But some of the most interesting elements are the large bronze grilles above the entrances. They're remarkably precise and seamlessly organic. I'm still trying to figure out just how it achieves this effect.
The grid is created by starburst patterns comprised of four teardrop shapes, two large and two small opposing each other. These create star shapes which alternate between horizontal and vertical orientation. The points of the teardrops are connected to create either horizontally or vertically oriented diamonds. Four of these diamonds are connected by a square rosette into a larger starburst pattern. The triangular spaces between the large and small teardrops are filled with geometric patterns radiating inward.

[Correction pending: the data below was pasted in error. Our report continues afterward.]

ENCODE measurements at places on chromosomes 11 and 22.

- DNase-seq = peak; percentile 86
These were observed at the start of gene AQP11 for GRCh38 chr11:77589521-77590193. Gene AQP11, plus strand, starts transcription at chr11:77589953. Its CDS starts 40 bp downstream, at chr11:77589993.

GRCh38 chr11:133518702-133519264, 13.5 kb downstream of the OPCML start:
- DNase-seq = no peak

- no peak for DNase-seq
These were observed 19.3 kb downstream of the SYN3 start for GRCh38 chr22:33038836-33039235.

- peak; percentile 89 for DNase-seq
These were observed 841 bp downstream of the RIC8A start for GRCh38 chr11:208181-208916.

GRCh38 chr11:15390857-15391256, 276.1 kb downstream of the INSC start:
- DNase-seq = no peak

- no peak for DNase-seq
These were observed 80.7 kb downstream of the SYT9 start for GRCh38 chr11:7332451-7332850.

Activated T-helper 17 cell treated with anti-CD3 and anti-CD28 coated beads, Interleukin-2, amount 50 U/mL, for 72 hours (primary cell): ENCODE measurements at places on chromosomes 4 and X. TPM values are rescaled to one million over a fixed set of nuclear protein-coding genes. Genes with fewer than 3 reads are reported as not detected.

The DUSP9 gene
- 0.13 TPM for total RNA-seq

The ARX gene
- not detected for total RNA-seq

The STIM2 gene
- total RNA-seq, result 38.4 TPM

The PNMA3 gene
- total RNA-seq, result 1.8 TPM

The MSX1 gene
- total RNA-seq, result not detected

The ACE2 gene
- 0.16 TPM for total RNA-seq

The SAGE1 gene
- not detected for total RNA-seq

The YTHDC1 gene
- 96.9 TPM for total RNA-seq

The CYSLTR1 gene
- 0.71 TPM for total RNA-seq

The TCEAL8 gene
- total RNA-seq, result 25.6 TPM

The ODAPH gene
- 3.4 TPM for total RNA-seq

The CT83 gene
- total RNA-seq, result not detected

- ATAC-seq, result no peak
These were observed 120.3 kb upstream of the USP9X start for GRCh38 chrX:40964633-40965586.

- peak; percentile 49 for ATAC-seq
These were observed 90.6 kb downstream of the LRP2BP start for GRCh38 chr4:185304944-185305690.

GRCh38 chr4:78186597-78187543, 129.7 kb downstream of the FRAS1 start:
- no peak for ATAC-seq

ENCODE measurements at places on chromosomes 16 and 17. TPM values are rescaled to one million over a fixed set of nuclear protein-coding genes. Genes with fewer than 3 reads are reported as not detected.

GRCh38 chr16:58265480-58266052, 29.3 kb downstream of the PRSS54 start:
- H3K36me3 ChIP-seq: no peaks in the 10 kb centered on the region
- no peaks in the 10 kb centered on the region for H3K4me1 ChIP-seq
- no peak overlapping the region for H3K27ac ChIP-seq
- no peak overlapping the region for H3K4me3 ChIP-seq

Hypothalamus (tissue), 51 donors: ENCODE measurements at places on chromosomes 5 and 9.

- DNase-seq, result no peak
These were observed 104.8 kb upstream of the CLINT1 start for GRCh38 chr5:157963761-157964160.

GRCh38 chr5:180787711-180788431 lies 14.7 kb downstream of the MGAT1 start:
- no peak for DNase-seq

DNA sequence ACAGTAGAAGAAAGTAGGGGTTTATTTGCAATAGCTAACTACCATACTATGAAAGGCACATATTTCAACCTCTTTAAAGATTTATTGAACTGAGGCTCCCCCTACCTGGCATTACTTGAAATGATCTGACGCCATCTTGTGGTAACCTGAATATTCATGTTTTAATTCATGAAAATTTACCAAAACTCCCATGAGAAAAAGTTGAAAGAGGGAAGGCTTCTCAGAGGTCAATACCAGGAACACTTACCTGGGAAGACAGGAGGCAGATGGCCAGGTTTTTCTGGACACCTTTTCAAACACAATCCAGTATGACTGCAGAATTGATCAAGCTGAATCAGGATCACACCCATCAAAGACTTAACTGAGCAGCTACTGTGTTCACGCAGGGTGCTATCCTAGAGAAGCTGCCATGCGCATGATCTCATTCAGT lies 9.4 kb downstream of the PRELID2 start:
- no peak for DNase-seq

The small teardrops point towards each other creating a cross with tapering ends terminating at the square rosettes. In the center of this shape is a large round rosette made out of petals and overlaid with four blossoms. Fascias radiate out for this intersection, wrapped in vines, flowers and leaves.
I tried to capture a module of sufficient size to convey how the pattern would repeat itself. Any larger and I would have gone a bit crazy. I've also added a digital color overlay, although the original will probably get a watercolor wash at some point.
Have I mentioned that this building was designed by Vitzhum & Burns and completed in 1930? I've got to work that in somewhere... Also, it's been a Chicago Landmark since 1996.